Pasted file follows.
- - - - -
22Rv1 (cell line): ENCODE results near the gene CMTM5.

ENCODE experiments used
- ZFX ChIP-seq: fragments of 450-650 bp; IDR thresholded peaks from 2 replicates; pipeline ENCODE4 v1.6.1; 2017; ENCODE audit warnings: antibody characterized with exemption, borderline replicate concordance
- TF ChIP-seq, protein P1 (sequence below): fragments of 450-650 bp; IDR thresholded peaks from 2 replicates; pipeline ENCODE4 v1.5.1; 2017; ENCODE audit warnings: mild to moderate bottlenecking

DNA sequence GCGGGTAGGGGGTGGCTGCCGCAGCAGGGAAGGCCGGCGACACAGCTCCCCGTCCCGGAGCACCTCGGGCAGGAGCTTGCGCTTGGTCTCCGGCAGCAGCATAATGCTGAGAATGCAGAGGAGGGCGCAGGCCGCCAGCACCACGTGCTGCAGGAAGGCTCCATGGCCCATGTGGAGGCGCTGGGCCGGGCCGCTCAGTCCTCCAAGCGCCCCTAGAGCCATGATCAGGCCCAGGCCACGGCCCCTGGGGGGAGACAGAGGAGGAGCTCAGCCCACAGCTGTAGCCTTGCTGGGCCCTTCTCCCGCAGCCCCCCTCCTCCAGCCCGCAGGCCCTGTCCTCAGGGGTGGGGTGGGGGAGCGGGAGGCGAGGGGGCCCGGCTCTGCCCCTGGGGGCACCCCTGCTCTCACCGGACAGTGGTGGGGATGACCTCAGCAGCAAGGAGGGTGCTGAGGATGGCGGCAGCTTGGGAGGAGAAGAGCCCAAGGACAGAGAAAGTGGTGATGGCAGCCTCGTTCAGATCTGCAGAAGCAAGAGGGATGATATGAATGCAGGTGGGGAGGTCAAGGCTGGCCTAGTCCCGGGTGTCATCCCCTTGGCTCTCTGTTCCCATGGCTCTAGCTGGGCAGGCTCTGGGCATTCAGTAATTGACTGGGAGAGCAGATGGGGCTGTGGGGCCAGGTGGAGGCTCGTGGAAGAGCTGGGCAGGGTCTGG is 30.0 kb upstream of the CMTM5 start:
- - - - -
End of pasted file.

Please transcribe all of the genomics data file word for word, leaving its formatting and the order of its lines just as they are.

22Rv1 (cell line): ENCODE results near the gene CMTM5.

ENCODE experiments used
- ZFX ChIP-seq: fragments of 450-650 bp; IDR thresholded peaks from 2 replicates; pipeline ENCODE4 v1.6.1; 2017; ENCODE audit warnings: antibody characterized with exemption, borderline replicate concordance
- TF ChIP-seq, protein P1 (sequence below): fragments of 450-650 bp; IDR thresholded peaks from 2 replicates; pipeline ENCODE4 v1.5.1; 2017; ENCODE audit warnings: mild to moderate bottlenecking

DNA sequence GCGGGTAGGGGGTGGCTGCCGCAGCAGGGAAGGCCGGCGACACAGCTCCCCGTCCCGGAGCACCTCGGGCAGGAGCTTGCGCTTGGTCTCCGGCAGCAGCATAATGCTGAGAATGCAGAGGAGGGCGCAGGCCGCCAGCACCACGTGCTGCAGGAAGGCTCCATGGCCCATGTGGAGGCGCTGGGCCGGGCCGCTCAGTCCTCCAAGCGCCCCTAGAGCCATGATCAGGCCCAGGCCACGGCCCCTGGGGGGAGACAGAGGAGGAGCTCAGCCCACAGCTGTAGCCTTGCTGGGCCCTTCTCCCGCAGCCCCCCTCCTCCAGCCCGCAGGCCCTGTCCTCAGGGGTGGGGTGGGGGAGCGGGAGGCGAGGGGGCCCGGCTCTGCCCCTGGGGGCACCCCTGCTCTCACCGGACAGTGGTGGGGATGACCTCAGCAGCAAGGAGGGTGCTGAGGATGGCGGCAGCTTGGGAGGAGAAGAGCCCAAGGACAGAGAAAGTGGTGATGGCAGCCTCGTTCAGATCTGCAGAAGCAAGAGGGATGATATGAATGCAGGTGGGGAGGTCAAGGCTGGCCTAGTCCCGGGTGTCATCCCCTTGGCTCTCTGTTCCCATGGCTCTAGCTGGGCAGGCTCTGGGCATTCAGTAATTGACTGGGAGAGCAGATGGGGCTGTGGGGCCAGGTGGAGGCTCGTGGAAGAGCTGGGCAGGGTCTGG is 30.0 kb upstream of the CMTM5 start: